Remember when iPhone screens looked like this?
It’s been seven years since the glass bubbles, torn paper edges, and green felt were stripped away and replaced with the minimal graphic style of iOS 7. macOS still retains some of the old skeuomorphic design in its icons but has largely been flattened to match the current iOS aesthetic.
If you missed Apple’s virtual WWDC conference this past Monday, there were several big announcements. One of these was the reveal of macOS Big Sur, which presented the largest visual redesign in OSX history. The first thing I noticed is that it looks a lot like iOS. This makes sense, as the platforms have been growing closer for years. The second thing was that everything had depth! WHOA! This marks another step forward in Apple’s interface design, which also means it’s officially a trend.
The original aesthetic of iOS and macOS is called skeuomorphic design; that’s a complicated way of saying realistic. The visual style of the interface mimics real materials and objects; from the metallic cogs in the settings icon, to the reflective lens on the camera app. This mattered at the time because people weren’t as comfortable with digital interfaces. Presenting familiar-looking digital “objects” helped orient people and hinted at an application’s purpose. One of my favorite details in iOS 6 was the radially brushed metallic volume slider in music. The highlight on the software knob would move as you tilted your phone, using gyroscopic input to imitate the way light shifts across a metallic surface… just delightful!
Seven years down the line, people got used to the iPhone, apps, and what they do. Apple was able to modernize the style of iOS, simplifying apps down to simple colored squares, with minimal icons. It’s a triumph of graphic design and a testament to human adaptability. iOS 7 matched the clean modern principles of the phone that contained it.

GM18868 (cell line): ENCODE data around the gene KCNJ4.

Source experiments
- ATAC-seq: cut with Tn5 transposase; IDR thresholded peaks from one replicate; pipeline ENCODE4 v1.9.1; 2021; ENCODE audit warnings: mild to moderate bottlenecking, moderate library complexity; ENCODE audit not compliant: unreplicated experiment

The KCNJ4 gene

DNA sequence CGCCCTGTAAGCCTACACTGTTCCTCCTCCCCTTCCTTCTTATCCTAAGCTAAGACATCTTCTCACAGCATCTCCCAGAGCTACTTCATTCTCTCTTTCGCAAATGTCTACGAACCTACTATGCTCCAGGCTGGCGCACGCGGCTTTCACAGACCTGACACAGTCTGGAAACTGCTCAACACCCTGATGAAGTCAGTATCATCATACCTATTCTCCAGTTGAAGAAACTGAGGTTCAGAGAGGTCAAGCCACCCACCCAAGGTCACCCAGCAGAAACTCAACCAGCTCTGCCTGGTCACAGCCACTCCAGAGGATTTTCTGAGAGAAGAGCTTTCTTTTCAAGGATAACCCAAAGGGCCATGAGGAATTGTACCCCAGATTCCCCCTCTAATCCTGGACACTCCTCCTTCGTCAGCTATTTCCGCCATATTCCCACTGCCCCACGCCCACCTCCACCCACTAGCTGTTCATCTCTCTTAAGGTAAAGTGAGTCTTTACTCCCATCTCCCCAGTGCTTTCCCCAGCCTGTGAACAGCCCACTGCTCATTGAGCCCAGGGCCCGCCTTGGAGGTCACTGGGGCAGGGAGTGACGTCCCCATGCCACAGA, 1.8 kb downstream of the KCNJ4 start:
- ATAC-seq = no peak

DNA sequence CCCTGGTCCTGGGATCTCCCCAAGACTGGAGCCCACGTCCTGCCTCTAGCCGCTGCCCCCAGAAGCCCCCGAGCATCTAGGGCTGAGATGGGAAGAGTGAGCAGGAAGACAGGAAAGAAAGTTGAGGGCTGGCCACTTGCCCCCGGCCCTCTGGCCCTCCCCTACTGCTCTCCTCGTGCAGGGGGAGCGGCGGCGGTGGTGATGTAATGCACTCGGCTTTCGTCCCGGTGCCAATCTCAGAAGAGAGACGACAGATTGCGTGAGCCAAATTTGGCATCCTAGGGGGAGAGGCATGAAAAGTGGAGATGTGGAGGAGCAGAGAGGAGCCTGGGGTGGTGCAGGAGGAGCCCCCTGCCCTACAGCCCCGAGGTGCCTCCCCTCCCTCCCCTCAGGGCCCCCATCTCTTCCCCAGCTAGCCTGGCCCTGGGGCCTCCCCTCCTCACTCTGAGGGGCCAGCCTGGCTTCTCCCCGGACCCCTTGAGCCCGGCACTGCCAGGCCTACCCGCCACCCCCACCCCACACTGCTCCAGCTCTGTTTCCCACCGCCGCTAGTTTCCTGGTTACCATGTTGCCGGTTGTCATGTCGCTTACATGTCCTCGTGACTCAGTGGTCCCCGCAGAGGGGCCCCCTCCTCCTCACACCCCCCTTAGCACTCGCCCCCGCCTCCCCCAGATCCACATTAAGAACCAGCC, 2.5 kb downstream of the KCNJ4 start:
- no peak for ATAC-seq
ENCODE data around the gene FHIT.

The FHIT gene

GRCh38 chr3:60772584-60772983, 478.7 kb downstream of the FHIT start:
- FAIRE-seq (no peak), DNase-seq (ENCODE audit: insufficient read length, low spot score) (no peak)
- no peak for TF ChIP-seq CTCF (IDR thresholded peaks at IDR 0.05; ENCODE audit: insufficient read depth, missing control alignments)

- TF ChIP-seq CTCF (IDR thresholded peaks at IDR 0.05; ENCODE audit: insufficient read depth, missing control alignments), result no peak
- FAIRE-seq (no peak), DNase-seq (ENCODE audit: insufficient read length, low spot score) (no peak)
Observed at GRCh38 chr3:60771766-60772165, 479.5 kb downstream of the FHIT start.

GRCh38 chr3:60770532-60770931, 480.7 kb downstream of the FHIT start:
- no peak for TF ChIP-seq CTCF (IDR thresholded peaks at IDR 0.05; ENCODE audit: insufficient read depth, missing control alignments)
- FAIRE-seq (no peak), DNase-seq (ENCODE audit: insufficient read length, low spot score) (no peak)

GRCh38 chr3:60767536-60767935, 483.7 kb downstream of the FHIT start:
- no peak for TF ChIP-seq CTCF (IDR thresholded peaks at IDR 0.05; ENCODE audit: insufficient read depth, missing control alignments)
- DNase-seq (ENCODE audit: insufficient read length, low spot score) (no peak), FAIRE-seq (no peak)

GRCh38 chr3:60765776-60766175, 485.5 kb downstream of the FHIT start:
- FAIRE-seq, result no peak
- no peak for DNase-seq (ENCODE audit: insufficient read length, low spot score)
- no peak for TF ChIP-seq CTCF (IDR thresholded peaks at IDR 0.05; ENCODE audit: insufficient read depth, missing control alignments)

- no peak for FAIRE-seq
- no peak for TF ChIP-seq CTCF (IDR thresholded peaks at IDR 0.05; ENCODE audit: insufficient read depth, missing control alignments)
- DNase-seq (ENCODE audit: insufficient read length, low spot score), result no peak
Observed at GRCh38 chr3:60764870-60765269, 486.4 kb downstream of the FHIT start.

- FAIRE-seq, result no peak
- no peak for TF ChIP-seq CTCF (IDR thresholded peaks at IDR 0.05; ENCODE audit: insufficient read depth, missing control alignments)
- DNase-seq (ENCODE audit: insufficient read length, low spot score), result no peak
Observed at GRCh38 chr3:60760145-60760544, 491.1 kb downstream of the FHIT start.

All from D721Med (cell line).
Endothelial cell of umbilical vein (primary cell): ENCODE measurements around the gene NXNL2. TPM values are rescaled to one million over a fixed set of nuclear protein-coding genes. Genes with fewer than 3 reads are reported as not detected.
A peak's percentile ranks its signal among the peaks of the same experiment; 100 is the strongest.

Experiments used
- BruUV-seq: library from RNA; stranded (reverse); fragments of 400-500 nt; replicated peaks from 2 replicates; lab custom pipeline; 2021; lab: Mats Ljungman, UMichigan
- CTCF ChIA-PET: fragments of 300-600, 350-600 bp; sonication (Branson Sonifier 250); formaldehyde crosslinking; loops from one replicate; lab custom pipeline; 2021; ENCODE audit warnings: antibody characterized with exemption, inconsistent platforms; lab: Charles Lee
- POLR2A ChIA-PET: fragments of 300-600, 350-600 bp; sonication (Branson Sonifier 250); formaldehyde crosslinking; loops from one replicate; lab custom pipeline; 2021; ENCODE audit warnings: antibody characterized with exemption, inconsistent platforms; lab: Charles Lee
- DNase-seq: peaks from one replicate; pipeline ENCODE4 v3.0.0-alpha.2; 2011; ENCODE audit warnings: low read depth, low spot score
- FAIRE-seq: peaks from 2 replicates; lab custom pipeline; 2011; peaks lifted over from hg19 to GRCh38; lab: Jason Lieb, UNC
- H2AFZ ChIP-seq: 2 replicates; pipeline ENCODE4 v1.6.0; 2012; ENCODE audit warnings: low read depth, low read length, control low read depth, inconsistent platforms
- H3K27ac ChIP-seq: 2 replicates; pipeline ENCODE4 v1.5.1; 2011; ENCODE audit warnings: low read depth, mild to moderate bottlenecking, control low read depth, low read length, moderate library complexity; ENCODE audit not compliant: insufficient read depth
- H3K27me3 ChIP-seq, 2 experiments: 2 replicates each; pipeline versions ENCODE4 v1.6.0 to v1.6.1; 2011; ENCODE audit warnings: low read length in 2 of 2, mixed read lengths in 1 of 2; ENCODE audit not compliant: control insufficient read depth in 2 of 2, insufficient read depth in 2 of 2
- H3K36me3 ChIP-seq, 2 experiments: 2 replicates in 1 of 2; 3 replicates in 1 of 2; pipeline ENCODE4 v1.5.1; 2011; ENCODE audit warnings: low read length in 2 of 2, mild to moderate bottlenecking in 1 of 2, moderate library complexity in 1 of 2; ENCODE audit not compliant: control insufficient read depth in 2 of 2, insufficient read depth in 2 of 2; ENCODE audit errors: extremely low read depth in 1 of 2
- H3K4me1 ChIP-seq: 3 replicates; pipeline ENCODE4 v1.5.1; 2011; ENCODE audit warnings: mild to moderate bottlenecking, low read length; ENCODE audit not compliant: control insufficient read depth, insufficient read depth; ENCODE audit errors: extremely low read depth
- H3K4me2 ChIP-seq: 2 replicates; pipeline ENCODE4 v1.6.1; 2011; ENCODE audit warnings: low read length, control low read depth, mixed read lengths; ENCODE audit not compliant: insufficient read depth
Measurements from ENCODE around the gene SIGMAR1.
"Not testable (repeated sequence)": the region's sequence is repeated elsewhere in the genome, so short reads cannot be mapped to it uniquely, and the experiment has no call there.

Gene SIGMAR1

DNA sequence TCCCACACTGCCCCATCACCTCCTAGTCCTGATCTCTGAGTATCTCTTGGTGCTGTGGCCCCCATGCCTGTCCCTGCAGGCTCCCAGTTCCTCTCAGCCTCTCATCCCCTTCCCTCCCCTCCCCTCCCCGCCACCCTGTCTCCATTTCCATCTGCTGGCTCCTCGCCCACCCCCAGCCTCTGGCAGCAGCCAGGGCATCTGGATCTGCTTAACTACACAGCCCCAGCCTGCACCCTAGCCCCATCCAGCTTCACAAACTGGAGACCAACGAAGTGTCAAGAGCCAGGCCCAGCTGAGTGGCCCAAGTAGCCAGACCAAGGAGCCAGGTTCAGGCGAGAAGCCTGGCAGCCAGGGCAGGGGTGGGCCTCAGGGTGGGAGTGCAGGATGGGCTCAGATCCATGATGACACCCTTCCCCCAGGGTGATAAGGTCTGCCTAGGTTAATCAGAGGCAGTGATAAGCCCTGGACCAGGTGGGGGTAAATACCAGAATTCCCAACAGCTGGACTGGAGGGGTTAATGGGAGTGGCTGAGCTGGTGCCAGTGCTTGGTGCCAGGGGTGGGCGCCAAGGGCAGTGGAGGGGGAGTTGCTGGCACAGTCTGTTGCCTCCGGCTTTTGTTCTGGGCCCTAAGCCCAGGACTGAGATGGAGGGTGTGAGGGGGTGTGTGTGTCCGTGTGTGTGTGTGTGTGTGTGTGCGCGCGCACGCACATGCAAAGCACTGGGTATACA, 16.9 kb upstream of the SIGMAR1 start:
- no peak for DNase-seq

Nerdy ID tangent
Apple uses continuous or G2 curvature on its physical products. This is a geometric modeling feature that accelerates the curvature of a corner radius. It creates a smooth transition between flat and curved surfaces, eliminating unwanted shadows/highlights created at the point of transition. Jony Ive, the designer behind almost every Apple hardware product since 2000 was notably involved in iOS 7’s redesign. He (I would guess) included this small detail that created even more consistency between the hardware and software experience. The resulting “squircle” shape has a subtle appearance that drips quality. If this can't convince you that good design is about details, I don’t know what will.
The Big Sur dimension
Let’s take a look at how the new macOS icons compare to their iOS counterparts. The layout, shapes, and colors are identical, but they have depth. This is primarily conveyed through the use of subtle highlights and shadows applied around different graphic elements. While this will be most people’s introduction to the look, it has been gaining popularity in UX/UI circles under the name “neumorphism.” What separates neu from skeuomorphic design is materiality. Neumorphic design has dimension, but its materiality remains abstract. It follows a recent trend in minimal geometric primitives used in product renderings.
Some people view the trend as a cyclical change back towards skeuomorphism, but I see it as more of a logical progression. UI designers have reduced modern interfaces down to clean functional machines. They can still be beautiful, as Apple has proven, but there’s less room to play. Without careful attention to detail, the flat gets boring. Adding dimension gives designers a new tool to play with and add expressiveness to interfaces. I for one can’t get enough of that frosted glass effect.
Fashionably late to the Party
Apple is not the first to embrace neumorphism. Android introduced it’s Material UI design system several years ago now, which uses stacked layers of paper-like “material” that behaves with a profound logic.
Similarly, Microsoft's latest Fluent Design system is even closer, using dimension, shading, and material to add physicality to its software.
This is common for Apple. They are rarely the first to implement a new design or technology, but they are almost always the best. I look forward to seeing how this design change ripples across the industry.
Where Apple goes, others follow
As one of the biggest tech companies in the world, Apple's decisions affect everyone in their ecosystem. Developers have an incentive to design their apps to match the look and feel of Apple’s own. Because of this, I predict we’ll see lots of neumorphic refreshes in the near future.
Thanks for reading!